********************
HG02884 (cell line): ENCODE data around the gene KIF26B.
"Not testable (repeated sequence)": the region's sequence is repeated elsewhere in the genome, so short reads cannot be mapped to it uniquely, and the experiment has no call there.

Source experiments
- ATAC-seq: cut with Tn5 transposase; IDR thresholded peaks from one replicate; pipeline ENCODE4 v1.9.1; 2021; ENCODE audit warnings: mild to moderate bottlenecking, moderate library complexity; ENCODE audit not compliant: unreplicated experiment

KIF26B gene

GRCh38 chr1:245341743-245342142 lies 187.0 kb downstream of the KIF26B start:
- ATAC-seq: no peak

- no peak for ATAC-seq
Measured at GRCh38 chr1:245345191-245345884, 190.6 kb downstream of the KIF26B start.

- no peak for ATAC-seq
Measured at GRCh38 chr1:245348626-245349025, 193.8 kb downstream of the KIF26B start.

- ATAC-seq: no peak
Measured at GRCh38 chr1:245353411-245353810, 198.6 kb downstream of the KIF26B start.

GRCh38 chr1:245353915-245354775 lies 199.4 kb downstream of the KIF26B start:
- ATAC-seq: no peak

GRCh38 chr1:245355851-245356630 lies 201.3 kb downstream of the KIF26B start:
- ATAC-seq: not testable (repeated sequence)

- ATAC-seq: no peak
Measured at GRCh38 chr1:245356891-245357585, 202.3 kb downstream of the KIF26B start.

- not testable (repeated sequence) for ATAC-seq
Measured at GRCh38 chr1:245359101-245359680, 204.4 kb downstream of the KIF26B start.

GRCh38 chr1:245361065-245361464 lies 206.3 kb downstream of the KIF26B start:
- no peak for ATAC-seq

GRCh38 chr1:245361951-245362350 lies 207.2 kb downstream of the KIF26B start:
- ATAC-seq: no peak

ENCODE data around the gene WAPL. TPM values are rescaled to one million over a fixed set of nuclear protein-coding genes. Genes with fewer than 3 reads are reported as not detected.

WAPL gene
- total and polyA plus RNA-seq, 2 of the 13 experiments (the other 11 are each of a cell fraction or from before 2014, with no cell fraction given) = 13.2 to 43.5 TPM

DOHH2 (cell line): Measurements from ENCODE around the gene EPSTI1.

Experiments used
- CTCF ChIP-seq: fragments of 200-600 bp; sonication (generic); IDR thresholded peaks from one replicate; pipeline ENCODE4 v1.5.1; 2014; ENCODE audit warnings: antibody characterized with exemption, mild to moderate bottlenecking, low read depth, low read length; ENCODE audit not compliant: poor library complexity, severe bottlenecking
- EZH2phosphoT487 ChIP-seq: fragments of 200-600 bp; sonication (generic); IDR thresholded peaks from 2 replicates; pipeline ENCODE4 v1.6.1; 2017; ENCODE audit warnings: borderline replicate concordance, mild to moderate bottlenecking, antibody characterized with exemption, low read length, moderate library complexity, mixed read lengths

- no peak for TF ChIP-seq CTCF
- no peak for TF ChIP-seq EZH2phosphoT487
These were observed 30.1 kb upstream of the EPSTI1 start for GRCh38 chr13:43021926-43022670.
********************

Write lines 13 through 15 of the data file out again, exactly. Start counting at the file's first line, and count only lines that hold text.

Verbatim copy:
Measured at GRCh38 chr1:245353411-245353810, 198.6 kb downstream of the KIF26B start.

GRCh38 chr1:245353915-245354775 lies 199.4 kb downstream of the KIF26B start:
- ATAC-seq: no peak